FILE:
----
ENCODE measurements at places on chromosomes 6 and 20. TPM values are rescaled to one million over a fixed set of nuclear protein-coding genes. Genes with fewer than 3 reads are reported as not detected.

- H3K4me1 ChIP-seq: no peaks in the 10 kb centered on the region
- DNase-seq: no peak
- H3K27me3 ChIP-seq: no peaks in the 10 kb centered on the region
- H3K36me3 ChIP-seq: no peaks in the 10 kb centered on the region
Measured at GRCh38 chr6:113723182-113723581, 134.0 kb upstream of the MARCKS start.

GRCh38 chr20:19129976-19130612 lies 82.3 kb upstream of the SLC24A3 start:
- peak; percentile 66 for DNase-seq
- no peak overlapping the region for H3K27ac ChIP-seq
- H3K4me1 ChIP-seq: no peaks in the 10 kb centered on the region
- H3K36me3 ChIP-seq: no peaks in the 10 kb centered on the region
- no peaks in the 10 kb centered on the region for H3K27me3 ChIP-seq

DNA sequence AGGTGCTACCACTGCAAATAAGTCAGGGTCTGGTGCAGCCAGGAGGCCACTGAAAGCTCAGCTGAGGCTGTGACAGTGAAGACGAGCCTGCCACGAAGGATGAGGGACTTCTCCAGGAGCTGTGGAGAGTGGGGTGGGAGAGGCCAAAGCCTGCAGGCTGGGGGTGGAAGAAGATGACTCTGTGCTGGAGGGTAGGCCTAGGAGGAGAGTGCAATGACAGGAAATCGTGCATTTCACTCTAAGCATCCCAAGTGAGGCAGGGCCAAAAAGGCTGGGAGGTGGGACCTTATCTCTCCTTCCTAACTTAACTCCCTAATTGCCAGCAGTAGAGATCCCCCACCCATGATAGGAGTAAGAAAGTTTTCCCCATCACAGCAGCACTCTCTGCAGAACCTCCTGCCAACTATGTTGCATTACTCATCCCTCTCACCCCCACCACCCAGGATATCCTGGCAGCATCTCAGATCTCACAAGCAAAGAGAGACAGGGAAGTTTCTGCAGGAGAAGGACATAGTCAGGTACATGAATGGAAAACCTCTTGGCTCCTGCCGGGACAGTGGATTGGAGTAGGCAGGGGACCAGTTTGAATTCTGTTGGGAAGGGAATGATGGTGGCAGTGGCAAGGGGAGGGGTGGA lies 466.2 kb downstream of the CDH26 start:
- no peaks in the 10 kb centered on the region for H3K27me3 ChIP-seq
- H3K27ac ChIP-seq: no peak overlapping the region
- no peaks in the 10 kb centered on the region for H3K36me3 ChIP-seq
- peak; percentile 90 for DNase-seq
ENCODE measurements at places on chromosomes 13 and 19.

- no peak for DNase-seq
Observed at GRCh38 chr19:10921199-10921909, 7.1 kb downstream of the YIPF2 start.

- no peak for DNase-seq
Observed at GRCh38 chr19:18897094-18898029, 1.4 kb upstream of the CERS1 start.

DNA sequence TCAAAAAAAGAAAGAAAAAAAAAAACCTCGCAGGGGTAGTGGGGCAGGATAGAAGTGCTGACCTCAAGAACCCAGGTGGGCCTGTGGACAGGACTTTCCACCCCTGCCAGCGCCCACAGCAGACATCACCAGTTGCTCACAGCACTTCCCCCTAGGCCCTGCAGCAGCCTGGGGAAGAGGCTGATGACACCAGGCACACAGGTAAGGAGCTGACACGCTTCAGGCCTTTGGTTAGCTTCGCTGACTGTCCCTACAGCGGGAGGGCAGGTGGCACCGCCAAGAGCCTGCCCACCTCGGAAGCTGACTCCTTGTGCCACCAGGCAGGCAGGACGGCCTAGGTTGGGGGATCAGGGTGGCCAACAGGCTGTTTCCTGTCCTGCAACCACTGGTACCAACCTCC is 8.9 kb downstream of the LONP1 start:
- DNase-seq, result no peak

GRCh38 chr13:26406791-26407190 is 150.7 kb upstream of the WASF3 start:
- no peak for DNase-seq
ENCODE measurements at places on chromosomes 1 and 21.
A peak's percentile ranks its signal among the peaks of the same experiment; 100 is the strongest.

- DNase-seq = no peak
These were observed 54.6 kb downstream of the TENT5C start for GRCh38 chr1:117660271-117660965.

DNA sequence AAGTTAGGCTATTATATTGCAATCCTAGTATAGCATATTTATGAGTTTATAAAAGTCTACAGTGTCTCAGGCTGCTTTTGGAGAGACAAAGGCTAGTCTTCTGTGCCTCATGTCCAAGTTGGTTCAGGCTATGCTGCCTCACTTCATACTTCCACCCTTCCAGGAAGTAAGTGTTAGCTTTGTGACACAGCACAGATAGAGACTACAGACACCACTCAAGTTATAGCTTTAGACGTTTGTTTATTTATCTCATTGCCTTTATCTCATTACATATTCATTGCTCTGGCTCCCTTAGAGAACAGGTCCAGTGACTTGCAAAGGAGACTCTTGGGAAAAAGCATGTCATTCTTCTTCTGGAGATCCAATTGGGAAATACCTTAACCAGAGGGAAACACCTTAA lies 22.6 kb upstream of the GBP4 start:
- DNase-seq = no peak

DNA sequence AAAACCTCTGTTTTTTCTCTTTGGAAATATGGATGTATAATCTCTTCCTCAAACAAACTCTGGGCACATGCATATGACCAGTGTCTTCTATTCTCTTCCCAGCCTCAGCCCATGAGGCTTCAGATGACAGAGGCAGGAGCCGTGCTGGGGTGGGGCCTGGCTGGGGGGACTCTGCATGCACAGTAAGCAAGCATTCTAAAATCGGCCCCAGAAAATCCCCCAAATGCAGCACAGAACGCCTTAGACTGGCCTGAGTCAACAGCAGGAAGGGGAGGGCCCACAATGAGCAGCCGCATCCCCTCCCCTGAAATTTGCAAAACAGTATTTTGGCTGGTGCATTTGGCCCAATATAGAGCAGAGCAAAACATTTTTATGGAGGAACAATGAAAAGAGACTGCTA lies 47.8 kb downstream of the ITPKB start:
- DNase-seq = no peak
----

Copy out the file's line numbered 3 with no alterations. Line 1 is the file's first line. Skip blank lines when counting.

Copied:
- DNase-seq: no peak